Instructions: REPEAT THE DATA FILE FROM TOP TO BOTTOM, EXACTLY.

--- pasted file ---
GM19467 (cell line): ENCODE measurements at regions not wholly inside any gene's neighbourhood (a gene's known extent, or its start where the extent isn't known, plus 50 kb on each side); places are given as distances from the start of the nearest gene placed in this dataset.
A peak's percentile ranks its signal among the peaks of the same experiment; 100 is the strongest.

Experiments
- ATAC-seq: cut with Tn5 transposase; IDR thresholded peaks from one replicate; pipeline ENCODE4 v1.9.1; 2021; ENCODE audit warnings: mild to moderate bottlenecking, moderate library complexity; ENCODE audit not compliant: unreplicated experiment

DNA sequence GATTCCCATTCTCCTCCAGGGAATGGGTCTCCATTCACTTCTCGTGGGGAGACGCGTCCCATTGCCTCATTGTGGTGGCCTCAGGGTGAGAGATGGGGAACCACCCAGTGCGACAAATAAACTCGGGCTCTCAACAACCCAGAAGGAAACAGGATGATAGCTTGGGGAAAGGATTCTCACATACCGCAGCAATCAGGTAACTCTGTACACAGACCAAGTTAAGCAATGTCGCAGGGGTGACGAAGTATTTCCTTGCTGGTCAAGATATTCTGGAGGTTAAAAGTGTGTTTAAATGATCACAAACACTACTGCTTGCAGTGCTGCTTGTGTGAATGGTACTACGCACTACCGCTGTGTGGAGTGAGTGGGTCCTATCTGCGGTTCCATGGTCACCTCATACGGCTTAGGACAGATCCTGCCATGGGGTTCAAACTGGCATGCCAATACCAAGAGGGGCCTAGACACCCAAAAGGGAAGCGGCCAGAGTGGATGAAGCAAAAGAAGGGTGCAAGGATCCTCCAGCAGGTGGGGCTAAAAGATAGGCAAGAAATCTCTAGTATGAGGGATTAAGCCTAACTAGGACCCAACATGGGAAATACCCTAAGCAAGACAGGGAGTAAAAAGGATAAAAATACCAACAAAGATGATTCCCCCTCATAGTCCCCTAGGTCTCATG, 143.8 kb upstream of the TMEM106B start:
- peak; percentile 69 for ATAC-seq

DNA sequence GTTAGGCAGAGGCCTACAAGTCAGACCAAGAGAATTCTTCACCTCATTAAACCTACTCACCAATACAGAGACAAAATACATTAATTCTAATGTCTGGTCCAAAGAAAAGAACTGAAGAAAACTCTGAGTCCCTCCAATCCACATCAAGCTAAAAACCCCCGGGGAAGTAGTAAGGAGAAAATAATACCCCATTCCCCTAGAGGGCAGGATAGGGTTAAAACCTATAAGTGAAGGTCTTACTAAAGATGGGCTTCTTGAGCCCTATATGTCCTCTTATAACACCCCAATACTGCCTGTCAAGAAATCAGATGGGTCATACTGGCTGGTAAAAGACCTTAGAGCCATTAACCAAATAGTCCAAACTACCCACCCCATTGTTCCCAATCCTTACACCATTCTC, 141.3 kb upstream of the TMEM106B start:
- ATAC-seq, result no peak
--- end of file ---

GM19467 (cell line): ENCODE measurements at regions not wholly inside any gene's neighbourhood (a gene's known extent, or its start where the extent isn't known, plus 50 kb on each side); places are given as distances from the start of the nearest gene placed in this dataset.
A peak's percentile ranks its signal among the peaks of the same experiment; 100 is the strongest.

Experiments
- ATAC-seq: cut with Tn5 transposase; IDR thresholded peaks from one replicate; pipeline ENCODE4 v1.9.1; 2021; ENCODE audit warnings: mild to moderate bottlenecking, moderate library complexity; ENCODE audit not compliant: unreplicated experiment

DNA sequence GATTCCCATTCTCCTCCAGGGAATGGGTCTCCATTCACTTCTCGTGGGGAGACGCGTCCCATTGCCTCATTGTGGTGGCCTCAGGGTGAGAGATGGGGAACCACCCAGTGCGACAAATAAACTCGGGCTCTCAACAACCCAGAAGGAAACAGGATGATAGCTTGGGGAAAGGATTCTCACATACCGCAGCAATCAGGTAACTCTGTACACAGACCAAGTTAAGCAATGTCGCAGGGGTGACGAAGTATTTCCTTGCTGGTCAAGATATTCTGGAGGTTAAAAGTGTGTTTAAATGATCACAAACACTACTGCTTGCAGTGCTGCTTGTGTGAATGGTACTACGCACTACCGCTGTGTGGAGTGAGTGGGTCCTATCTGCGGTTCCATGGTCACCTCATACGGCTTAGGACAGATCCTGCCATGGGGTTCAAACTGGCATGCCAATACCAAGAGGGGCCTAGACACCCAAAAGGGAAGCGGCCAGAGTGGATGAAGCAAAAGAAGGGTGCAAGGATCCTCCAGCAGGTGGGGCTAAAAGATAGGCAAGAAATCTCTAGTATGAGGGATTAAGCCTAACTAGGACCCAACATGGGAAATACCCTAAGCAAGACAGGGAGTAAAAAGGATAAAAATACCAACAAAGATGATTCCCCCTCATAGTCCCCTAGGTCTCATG, 143.8 kb upstream of the TMEM106B start:
- peak; percentile 69 for ATAC-seq

DNA sequence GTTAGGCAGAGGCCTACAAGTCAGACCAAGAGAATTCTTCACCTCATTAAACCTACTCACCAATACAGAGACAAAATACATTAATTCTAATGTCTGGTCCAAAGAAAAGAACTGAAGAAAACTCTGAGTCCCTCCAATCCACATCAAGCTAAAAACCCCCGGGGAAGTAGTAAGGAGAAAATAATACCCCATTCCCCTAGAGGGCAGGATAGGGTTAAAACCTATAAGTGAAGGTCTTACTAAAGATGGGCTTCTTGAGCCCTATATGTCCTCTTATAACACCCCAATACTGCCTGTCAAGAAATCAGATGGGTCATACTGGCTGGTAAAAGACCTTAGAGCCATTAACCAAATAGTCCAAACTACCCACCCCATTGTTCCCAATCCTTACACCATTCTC, 141.3 kb upstream of the TMEM106B start:
- ATAC-seq, result no peak